Dallas Fed on Community Banks: “Too Small to Succeed”, Crushed by Excessive Regulations

Cost of Excessive RegulationsYep. The Federal Reserve agrees. Small community banks have been crushed by excessive regulations. In the past, these localized financial institutions have been the foundation of economic growth for SMEs.  But misguided laws from  myopic politicians driven by the battle cry of “too big to fail” have fallen prey to their own hubris: They have created a new economic reality where community banks are “too small to succeed”. What many rational people have known for quite some time, the Dallas Fed has taken some time to quantity.

Preston Ash, Christoffer Koch and Thomas Siems from the Fed state that smaller banks are finding it hard to survive. The unique model of proximity and community intrinsic to small banks is being demolished by laws such as the Dodd-Frank Wall Street Reform and Consumer Protection Act (and its 1858 pages of rules). In fact in 1992, community banks accounted for 64% of total banking assets ($4.6 trillion).  By 2015, the market share of small banks has dwindled to just 19% ($15.9 trillion). Even in light of debilitating regulations, small banks continue to provide 55% of SME loans alongside 75% of agricultural lending.

Dodd Frank

Now banks of all sizes must address compliance issues but larger banks are quite obviously more equipped to scale and tackle the cascade of rules.  From the Fed to the SEC to many elected officials the cacophony of voices echoing the sentiment that Dodd-Frank went too far is growing. The only voices that have not been added to the Mea Culpa list are those of Barney Frank and Chris Dodd. The fear is that Dodd-Frank has institutionalized systemic risk as opposed to mitigating it, but then we won’t be able to confirm that until it is far too late.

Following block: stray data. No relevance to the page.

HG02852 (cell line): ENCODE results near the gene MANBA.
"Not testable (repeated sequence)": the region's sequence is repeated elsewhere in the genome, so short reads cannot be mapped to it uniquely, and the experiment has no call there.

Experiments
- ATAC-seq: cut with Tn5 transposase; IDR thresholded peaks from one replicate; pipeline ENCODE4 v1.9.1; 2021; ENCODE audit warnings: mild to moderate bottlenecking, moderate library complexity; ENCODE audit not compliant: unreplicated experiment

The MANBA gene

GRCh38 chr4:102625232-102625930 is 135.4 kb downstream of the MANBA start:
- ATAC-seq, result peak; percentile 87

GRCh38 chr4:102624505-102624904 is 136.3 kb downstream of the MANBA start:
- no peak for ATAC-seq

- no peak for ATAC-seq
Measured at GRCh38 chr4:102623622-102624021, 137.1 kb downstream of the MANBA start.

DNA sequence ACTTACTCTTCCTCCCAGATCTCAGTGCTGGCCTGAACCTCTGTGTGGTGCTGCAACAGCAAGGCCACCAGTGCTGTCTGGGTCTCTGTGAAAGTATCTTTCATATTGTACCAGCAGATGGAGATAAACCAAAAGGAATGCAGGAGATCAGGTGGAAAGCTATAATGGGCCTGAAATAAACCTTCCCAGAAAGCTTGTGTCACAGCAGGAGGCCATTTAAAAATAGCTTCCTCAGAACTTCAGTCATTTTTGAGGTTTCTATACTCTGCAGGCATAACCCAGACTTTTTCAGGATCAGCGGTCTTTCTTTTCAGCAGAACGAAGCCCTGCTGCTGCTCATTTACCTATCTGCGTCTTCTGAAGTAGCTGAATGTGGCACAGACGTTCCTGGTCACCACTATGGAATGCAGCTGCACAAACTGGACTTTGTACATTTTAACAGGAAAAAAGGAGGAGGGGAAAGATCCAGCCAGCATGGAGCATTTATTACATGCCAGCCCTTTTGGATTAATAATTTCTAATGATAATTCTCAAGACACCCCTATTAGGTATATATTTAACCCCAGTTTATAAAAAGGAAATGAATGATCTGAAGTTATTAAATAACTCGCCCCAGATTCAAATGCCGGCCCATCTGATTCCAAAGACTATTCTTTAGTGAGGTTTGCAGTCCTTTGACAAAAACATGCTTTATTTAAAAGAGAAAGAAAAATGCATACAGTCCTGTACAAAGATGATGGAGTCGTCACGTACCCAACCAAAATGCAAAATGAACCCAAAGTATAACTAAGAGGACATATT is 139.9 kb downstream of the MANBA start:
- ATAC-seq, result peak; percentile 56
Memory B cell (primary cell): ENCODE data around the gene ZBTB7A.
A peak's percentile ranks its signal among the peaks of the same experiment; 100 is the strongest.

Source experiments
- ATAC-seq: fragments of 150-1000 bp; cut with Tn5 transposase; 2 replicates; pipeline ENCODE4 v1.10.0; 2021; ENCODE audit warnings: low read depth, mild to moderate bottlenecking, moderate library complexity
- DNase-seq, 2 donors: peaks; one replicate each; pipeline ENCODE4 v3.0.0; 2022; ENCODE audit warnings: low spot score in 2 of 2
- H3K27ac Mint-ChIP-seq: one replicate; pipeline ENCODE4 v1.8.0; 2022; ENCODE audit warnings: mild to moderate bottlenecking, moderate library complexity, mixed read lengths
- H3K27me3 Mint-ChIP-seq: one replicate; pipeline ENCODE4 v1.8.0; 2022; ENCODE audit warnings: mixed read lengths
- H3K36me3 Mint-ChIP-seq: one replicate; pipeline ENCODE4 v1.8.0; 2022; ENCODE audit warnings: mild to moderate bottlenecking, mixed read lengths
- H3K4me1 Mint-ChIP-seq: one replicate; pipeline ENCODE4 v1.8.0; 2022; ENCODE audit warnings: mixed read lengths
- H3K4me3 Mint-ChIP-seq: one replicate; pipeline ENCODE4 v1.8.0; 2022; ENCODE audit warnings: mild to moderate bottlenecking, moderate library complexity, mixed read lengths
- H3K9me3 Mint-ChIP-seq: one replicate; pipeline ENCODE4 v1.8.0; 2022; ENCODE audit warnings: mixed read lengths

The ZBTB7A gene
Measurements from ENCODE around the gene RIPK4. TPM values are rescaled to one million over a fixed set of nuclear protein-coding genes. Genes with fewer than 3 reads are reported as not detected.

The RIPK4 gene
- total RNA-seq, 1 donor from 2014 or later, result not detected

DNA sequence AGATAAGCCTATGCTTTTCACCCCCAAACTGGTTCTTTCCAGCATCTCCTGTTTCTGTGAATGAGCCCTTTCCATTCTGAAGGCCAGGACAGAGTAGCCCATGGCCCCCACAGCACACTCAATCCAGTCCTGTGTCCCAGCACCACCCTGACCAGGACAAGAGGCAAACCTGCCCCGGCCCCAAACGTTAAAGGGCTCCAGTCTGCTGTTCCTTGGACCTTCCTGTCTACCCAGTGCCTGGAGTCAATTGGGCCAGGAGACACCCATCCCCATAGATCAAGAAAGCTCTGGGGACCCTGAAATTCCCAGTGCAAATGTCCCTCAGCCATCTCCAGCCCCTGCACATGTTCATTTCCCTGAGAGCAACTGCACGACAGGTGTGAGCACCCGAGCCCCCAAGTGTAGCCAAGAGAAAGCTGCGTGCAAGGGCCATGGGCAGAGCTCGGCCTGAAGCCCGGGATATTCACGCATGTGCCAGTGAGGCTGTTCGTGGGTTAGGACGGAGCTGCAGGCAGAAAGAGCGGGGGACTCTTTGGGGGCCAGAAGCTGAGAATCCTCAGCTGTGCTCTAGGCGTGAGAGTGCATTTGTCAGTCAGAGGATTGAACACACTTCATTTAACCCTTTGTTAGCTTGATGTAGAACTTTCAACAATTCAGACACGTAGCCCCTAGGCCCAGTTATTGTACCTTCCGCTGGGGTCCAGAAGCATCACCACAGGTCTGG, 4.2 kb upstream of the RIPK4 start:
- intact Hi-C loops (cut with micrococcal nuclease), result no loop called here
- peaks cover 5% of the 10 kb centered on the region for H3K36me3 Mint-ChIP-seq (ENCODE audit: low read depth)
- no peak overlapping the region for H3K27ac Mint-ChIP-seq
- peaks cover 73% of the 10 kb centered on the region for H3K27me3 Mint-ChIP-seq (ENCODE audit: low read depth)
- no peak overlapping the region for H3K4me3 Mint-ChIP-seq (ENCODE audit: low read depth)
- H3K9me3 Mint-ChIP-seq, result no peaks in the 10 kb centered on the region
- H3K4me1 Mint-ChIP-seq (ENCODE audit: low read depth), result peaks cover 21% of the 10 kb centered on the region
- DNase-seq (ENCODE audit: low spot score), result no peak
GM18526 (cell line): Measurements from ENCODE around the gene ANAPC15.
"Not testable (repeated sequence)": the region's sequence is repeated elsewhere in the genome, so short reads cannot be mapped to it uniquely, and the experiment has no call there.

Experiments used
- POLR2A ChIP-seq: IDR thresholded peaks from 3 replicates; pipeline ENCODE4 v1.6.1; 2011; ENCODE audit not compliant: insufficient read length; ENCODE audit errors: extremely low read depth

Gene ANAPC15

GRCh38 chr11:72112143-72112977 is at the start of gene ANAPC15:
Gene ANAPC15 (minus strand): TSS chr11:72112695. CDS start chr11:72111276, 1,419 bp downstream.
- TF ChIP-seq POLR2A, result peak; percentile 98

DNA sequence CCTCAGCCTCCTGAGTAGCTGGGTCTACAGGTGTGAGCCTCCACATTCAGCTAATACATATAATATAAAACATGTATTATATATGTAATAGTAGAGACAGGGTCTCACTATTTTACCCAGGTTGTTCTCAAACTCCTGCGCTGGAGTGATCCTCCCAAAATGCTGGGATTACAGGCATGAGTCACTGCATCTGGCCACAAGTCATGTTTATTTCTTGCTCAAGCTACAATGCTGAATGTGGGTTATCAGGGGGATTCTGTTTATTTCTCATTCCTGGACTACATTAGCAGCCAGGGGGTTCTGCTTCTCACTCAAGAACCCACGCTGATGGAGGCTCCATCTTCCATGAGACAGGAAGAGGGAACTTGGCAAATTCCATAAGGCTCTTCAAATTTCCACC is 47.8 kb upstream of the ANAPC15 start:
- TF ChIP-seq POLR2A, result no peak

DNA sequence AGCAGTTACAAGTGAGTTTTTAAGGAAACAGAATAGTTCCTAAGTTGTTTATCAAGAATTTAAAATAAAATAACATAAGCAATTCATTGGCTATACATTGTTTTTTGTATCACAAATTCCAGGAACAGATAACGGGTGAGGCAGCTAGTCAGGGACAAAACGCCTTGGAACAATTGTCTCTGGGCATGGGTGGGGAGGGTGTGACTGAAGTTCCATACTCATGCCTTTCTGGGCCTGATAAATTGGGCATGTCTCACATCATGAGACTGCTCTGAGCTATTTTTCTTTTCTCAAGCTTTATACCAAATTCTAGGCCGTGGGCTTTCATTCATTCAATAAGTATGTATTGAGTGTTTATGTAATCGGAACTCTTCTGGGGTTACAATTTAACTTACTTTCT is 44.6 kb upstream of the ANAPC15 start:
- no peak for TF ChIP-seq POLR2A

The authors of the Fed report state;

“…in a regulatory environment that increasingly addresses big bank processes and tends to be “one size fits all,” smaller community banks appear to have a valid concern that their compliance burden is rising and the playing field is becoming more uneven. Regulatory oversight should match the level of risk an institution poses to the financial system and economy at large. Otherwise, more banks may become too small to succeed.”

surge in banking  regulations

The only good thing that has come of morass of financial rules appears to be the rise of marketplace lending and the opportunity for SMEs to access capital as banks slip into the yonder of extreme risk avoidance.  Let’s hope over-zealous regulators don’t get too excited and repeat their mistake and kill off the future of lending.

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